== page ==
History remembers the Age of Exploration as beginning in the early 15th century with the European expeditions to the New World, however a hundred years before, it was China whose fleets were exploring the world. Admiral Zheng He led seven voyages with his enormous treasure fleet to a range of far-flung locations including the islands of Indonesia, the Persian Gulf, down the Africa coast, and possibly even to Australia. Unlike our previous recommendations, this is less the story of a singular expedition or person than the story of a nation reaching out into the unknown world, and the knowledge and treasures that awaited them there. Past the fascinating exploits of the fleet, the book also addresses what led lead China to retreat from their global position and abandon their fleets to the tides of forgotten history. Levathes’ book masterfully captures the details of the political, social, and technological realities of this period. One of the most fascinating aspects is Levathes highlighting of the craftsmanship and engineering of the Chinese Empire. The European expeditions pale in comparisons, where Columbus took three ships, the largest of which was 58 ft long, Zheng He travelled with over 200 ships, some of which were 400 ft in length. Levathes book is insightful and informative, and remains compelling through the wealth of detail.
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The Adventures of Ibn Battuta
Moving from a fleet to single person, Ibn Battuta was a 14th century traveller from Morocco, who is recognised as the greatest traveller of the premodern era. His journeys took him farther than Marco Polo, across 44 modern-day countries, from China to Spain and as far south as Tanzania. Yet at the time he was still only travelling throughout ‘the abode of Islam’ and so his writings were a mixture of his adventures in his travels and his anecdotes of his work as a judge for the governments of these places. These memoirs have long been confined to those with specialist interest.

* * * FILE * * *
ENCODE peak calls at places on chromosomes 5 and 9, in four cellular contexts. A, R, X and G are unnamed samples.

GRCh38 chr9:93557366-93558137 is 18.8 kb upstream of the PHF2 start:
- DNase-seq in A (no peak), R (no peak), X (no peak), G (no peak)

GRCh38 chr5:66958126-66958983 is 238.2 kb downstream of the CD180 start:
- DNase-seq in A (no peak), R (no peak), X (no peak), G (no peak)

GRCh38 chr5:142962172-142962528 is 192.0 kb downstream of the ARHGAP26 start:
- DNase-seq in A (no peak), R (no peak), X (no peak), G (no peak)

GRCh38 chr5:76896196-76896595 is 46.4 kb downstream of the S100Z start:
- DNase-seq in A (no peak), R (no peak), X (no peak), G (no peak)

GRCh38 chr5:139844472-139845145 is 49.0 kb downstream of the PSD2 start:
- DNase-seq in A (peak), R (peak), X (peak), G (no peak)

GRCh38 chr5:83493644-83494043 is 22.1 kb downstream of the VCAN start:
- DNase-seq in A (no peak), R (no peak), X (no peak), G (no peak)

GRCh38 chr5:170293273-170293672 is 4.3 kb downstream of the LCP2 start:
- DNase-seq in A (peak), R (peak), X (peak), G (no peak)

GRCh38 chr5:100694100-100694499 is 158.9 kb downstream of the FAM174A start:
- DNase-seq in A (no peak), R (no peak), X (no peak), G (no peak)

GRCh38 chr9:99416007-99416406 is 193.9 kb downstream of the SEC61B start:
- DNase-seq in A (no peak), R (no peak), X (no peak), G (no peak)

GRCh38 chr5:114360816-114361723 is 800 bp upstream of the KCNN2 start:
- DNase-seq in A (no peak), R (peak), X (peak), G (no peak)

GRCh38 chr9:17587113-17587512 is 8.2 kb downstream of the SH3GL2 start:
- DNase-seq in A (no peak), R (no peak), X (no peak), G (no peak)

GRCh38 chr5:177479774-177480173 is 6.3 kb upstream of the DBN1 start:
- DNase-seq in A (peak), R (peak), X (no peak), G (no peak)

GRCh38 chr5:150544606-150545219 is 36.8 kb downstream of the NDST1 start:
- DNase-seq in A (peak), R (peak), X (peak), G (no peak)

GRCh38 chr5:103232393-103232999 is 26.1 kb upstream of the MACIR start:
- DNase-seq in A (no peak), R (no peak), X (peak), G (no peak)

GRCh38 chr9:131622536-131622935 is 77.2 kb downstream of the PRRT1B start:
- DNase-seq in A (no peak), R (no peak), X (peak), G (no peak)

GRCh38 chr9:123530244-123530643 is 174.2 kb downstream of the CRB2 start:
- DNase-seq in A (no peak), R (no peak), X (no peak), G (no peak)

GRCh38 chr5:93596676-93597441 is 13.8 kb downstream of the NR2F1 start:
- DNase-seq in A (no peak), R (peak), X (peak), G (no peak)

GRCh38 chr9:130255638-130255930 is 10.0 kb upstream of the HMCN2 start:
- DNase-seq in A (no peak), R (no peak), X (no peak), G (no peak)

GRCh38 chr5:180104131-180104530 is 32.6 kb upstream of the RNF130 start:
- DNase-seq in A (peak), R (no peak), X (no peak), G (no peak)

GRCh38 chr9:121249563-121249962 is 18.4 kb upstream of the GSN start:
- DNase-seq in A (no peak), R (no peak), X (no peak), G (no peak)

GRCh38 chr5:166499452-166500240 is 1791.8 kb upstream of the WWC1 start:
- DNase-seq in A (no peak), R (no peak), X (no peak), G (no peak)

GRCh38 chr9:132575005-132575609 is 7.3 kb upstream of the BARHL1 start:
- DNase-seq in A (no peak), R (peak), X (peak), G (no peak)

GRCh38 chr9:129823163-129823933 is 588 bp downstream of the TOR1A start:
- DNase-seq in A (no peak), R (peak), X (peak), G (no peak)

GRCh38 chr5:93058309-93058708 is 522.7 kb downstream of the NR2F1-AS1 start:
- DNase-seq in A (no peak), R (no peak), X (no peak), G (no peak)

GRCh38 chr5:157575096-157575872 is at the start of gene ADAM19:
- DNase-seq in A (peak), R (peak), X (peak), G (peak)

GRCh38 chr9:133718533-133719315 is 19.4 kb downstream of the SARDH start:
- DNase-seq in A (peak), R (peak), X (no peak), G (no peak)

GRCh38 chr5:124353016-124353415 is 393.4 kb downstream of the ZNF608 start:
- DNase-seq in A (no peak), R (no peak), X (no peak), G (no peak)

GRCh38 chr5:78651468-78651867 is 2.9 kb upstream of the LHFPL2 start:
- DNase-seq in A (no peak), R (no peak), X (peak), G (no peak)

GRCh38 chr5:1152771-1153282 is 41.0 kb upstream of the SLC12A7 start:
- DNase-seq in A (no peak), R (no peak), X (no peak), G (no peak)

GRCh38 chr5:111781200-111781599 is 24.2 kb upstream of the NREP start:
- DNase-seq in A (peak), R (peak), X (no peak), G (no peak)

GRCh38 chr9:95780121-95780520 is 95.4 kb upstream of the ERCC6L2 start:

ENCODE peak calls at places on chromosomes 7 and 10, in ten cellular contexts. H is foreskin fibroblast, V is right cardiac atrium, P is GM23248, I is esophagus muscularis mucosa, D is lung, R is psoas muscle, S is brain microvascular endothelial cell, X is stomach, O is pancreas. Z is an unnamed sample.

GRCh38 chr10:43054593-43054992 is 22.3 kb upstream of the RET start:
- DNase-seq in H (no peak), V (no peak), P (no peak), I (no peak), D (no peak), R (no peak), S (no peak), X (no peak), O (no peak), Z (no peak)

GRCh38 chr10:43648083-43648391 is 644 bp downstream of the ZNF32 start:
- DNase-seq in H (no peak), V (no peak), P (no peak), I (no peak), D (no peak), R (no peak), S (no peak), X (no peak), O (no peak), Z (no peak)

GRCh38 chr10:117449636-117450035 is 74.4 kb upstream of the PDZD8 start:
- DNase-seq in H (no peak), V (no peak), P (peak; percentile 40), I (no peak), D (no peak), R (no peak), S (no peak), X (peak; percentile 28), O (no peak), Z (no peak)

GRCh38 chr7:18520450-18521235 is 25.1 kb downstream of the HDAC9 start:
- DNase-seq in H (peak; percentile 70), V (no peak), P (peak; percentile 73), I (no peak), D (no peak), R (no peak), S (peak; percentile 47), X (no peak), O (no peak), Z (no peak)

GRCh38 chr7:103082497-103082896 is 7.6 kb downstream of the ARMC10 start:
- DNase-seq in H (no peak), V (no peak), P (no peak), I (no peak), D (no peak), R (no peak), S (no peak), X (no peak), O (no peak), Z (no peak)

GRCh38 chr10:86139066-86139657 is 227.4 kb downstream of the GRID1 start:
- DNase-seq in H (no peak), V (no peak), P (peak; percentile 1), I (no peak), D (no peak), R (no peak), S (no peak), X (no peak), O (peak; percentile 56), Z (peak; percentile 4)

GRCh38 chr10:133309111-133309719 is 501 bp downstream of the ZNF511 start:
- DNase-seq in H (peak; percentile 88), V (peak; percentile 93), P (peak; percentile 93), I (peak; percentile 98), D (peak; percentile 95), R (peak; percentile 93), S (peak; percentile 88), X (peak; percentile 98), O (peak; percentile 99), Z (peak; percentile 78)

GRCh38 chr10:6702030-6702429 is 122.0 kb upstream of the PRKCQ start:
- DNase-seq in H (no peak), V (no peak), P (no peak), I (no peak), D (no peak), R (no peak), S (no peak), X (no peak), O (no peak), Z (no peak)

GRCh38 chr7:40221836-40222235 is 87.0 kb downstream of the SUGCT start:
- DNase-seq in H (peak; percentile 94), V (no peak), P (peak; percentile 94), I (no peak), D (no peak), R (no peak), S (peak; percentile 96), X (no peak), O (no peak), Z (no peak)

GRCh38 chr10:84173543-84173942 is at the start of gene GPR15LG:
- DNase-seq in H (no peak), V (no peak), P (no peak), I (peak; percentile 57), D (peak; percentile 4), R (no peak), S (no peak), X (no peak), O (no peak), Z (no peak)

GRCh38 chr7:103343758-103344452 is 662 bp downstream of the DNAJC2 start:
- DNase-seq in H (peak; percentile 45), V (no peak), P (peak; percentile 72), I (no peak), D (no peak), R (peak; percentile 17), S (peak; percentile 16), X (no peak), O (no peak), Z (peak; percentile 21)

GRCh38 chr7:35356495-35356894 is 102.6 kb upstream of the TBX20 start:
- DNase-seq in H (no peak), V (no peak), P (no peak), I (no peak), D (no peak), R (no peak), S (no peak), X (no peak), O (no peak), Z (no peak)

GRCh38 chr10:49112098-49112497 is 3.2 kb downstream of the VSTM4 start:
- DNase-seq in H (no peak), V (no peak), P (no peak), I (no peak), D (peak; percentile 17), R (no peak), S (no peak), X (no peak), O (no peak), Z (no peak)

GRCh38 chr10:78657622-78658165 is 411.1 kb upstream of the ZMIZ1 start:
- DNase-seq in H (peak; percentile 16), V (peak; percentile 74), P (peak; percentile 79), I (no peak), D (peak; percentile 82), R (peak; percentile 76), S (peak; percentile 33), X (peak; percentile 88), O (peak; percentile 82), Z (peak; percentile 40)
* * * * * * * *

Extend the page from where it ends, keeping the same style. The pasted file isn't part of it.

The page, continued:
Dunn’s book, The Adventures of Ibn Battuta: A Muslim Traveler of the Fourteenth Century, though still relatively scholarly, was the first attempt to make Ibn Battuta’s story more accessible. Dunn mixes Battuta’s often vague memoirs with their historical context, giving a huge amount of information. The book’s biggest criticism is that it could do with being longer to allow the information a bit more breathing room. Despite this, it remains a fascinating profile of a man, for whom the world seemed unaccountably within his reach.
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Queen of the Desert
Our last explorer was a larger than life figure whose work and fame in her own life time were so great that her now relative obscurity is hard to fathom. Gertrude Bell was an archaeologist, mountaineer, explorer, and lover of Arab culture and history as well as being a linguist, a spy and an important political player. Renowned for her courage and endurance, she was known as the most famous female mountaineer of the early 20th century, and one of the most comprehensive explorers of the then Arabian desert. It was noted in 1915 that,
‘Miss Gertrude Bell knows more about the Arabs and Arabia than almost any other living Englishman or woman.’
This knowledge would lead her, along with T.E. Lawrence, to champion the creation of the independent kingdom of Iraq. Howell’s book details the exploits of this extraordinary woman, and her thirst for knowledge and adventure. There is certainly a lot of ground to cover, with so many facets to her life, but Howell’s book revels in the details, giving a wealth of information and context to Bell’s life. Howell’s depiction may border on the effusive, but when faced with such a remarkable figure, it’s easy to be drawn into her fascinating and variegated life.